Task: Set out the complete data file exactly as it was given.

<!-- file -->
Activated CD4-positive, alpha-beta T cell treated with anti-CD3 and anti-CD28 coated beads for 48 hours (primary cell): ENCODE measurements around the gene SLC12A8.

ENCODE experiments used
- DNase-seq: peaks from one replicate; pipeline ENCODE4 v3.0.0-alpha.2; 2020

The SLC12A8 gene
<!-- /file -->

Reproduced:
Activated CD4-positive, alpha-beta T cell treated with anti-CD3 and anti-CD28 coated beads for 48 hours (primary cell): ENCODE measurements around the gene SLC12A8.

ENCODE experiments used
- DNase-seq: peaks from one replicate; pipeline ENCODE4 v3.0.0-alpha.2; 2020

The SLC12A8 gene